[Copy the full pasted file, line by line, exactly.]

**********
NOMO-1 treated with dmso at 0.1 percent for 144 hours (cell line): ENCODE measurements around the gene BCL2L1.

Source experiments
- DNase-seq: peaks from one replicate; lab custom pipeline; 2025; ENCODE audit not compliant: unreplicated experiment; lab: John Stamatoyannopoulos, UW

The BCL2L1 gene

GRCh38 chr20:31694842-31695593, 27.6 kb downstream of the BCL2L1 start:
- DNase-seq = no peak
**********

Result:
NOMO-1 treated with dmso at 0.1 percent for 144 hours (cell line): ENCODE measurements around the gene BCL2L1.

Source experiments
- DNase-seq: peaks from one replicate; lab custom pipeline; 2025; ENCODE audit not compliant: unreplicated experiment; lab: John Stamatoyannopoulos, UW

The BCL2L1 gene

GRCh38 chr20:31694842-31695593, 27.6 kb downstream of the BCL2L1 start:
- DNase-seq = no peak